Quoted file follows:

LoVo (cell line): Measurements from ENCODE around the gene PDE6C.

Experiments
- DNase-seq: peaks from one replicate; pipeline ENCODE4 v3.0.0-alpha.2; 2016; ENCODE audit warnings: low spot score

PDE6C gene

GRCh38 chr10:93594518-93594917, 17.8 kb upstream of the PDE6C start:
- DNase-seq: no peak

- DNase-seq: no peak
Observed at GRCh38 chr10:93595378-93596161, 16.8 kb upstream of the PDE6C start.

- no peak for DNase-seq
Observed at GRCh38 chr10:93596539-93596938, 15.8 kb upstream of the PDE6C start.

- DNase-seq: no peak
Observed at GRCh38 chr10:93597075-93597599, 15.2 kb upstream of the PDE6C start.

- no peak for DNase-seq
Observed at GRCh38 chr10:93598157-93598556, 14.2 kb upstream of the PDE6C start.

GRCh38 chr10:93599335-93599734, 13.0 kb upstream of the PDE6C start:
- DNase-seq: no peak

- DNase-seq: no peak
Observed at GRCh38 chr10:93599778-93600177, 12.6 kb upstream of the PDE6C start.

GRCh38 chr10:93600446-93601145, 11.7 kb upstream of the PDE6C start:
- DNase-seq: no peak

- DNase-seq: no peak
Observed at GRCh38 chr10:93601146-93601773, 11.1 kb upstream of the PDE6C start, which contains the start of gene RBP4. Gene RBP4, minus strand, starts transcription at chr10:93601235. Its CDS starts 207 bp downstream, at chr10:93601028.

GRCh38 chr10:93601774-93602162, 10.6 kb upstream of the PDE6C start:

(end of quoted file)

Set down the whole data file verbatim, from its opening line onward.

LoVo (cell line): Measurements from ENCODE around the gene PDE6C.

Experiments
- DNase-seq: peaks from one replicate; pipeline ENCODE4 v3.0.0-alpha.2; 2016; ENCODE audit warnings: low spot score

PDE6C gene

GRCh38 chr10:93594518-93594917, 17.8 kb upstream of the PDE6C start:
- DNase-seq: no peak

- DNase-seq: no peak
Observed at GRCh38 chr10:93595378-93596161, 16.8 kb upstream of the PDE6C start.

- no peak for DNase-seq
Observed at GRCh38 chr10:93596539-93596938, 15.8 kb upstream of the PDE6C start.

- DNase-seq: no peak
Observed at GRCh38 chr10:93597075-93597599, 15.2 kb upstream of the PDE6C start.

- no peak for DNase-seq
Observed at GRCh38 chr10:93598157-93598556, 14.2 kb upstream of the PDE6C start.

GRCh38 chr10:93599335-93599734, 13.0 kb upstream of the PDE6C start:
- DNase-seq: no peak

- DNase-seq: no peak
Observed at GRCh38 chr10:93599778-93600177, 12.6 kb upstream of the PDE6C start.

GRCh38 chr10:93600446-93601145, 11.7 kb upstream of the PDE6C start:
- DNase-seq: no peak

- DNase-seq: no peak
Observed at GRCh38 chr10:93601146-93601773, 11.1 kb upstream of the PDE6C start, which contains the start of gene RBP4. Gene RBP4, minus strand, starts transcription at chr10:93601235. Its CDS starts 207 bp downstream, at chr10:93601028.

GRCh38 chr10:93601774-93602162, 10.6 kb upstream of the PDE6C start: